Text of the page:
Enhancing control of porcine rotavirus through the identification of candidate B cell epitopes

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Enhancing control of porcine rotavirus through the identification of candidate B cell epitopes

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2020-08

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From the moment piglets are born, their welfare is threatened by rotavirus (RV), a highly prevalent cause of acute diarrheal disease and mortality. Scientists and producers continue to grapple with how to improve vaccine and surveillance strategies to reduce infections. This ongoing challenge is due in part to a lack of information on which genetic changes within RV drive immune escape. The goals of this dissertation are twofold. We first aimed to investigate whether viral presence or detection in feces can be ameliorated by improved timing of prefarrow immunization. Our second aim was to elucidate B cell epitopes (BCEs) on the capsid proteins VP7 and VP4 to identify possible genetic drivers of vaccine immune escape and antigenic diversity. In Chapter 2, a longitudinal study on a commercial farm assessed whether the timing of prefarrow natural planned exposure (NPE) impacts the levels of RV detected in piglets’ feces. RV was continuously detected regardless of the number of NPE doses, and hypothesized that genetic changes at BCEs contribute to immune escape. We pursued this line of inquiry by elucidating BCEs with a bioinformatic approach. In Chapter 3, we validate and apply an in silico method to predict BCEs of RV VP7. In Chapter 4, we predict BCEs on the VP8*, the VP4 cleavage product that mediates host cell attachment. Alanine mutations at two predicted BCEs resulted in lower antisera binding titers, suggesting that the predicted sites were functional in antibody binding. This research provides evidence that computational approaches can yield immunologically-relevant information from RV sequence data alone and provides the first attempt at characterizing antigenic sites of RVB and RVC. Future surveillance efforts that focus on the predicted epitopes could help producers anticipate the accumulation of antigenic distance between vaccine and field strains, which will be crucial for improving vaccines and supporting piglet health.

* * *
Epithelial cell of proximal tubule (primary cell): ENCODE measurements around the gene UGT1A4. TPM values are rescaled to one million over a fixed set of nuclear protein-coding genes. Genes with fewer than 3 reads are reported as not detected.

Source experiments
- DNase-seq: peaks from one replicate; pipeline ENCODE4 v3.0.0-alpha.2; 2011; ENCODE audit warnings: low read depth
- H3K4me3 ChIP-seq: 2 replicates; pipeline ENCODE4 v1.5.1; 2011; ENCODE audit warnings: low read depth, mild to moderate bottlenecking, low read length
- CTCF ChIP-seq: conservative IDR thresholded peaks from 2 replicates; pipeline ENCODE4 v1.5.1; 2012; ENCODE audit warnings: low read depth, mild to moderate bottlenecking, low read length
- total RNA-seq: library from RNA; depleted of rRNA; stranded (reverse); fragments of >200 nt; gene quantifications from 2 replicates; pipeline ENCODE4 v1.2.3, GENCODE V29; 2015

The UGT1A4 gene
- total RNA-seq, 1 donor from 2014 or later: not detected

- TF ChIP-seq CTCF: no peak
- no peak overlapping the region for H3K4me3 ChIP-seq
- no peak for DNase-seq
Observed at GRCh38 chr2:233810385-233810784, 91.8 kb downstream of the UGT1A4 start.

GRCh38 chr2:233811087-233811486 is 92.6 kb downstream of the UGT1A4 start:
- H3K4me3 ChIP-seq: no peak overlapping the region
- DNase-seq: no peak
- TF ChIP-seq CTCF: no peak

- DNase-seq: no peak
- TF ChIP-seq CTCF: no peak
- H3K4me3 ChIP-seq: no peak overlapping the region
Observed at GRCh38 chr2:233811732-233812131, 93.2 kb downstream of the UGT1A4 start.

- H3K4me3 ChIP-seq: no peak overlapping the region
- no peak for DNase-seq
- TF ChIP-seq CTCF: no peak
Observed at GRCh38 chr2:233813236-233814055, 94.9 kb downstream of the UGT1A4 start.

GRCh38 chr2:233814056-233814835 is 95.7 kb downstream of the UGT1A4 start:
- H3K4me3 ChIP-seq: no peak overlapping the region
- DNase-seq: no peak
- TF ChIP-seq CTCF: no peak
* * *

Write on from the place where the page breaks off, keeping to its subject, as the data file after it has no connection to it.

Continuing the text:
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University of Minnesota Ph.D. dissertation. August 2020. Major: Veterinary Medicine. Advisors: Cheryl Dvorak, Douglas Marthaler. 1 computer file (PDF); xi, 158 pages.

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Shepherd, Frances. (2020). Enhancing control of porcine rotavirus through the identification of candidate B cell epitopes. Retrieved from the University Digital Conservancy, https://hdl.handle.net/11299/217156.

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